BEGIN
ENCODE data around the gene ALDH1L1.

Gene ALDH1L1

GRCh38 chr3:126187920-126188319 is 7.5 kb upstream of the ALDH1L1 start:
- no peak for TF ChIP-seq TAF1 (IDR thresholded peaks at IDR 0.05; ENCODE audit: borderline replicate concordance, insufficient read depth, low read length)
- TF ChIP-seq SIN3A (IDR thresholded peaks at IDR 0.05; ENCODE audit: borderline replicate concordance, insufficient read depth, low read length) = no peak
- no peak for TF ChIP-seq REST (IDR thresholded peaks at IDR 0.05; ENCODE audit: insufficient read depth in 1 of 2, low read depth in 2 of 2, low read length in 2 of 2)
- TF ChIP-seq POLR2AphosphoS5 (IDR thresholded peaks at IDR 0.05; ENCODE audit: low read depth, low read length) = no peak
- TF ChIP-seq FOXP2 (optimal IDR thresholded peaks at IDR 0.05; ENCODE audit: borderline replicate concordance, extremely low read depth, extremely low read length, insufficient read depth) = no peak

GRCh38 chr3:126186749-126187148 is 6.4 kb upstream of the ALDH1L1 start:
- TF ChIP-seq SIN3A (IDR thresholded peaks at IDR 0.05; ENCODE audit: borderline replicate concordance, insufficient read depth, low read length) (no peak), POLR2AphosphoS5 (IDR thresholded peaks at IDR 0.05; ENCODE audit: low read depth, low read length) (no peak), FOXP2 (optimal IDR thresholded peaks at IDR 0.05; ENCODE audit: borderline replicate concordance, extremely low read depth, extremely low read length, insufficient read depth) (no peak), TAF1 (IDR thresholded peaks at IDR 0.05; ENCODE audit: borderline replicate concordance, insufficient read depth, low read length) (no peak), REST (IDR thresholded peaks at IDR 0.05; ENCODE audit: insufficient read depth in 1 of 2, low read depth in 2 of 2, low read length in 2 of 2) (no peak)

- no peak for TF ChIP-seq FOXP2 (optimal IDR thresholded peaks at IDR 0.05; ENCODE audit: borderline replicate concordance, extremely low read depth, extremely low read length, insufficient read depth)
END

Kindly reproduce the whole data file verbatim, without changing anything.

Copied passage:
ENCODE data around the gene ALDH1L1.

Gene ALDH1L1

GRCh38 chr3:126187920-126188319 is 7.5 kb upstream of the ALDH1L1 start:
- no peak for TF ChIP-seq TAF1 (IDR thresholded peaks at IDR 0.05; ENCODE audit: borderline replicate concordance, insufficient read depth, low read length)
- TF ChIP-seq SIN3A (IDR thresholded peaks at IDR 0.05; ENCODE audit: borderline replicate concordance, insufficient read depth, low read length) = no peak
- no peak for TF ChIP-seq REST (IDR thresholded peaks at IDR 0.05; ENCODE audit: insufficient read depth in 1 of 2, low read depth in 2 of 2, low read length in 2 of 2)
- TF ChIP-seq POLR2AphosphoS5 (IDR thresholded peaks at IDR 0.05; ENCODE audit: low read depth, low read length) = no peak
- TF ChIP-seq FOXP2 (optimal IDR thresholded peaks at IDR 0.05; ENCODE audit: borderline replicate concordance, extremely low read depth, extremely low read length, insufficient read depth) = no peak

GRCh38 chr3:126186749-126187148 is 6.4 kb upstream of the ALDH1L1 start:
- TF ChIP-seq SIN3A (IDR thresholded peaks at IDR 0.05; ENCODE audit: borderline replicate concordance, insufficient read depth, low read length) (no peak), POLR2AphosphoS5 (IDR thresholded peaks at IDR 0.05; ENCODE audit: low read depth, low read length) (no peak), FOXP2 (optimal IDR thresholded peaks at IDR 0.05; ENCODE audit: borderline replicate concordance, extremely low read depth, extremely low read length, insufficient read depth) (no peak), TAF1 (IDR thresholded peaks at IDR 0.05; ENCODE audit: borderline replicate concordance, insufficient read depth, low read length) (no peak), REST (IDR thresholded peaks at IDR 0.05; ENCODE audit: insufficient read depth in 1 of 2, low read depth in 2 of 2, low read length in 2 of 2) (no peak)

- no peak for TF ChIP-seq FOXP2 (optimal IDR thresholded peaks at IDR 0.05; ENCODE audit: borderline replicate concordance, extremely low read depth, extremely low read length, insufficient read depth)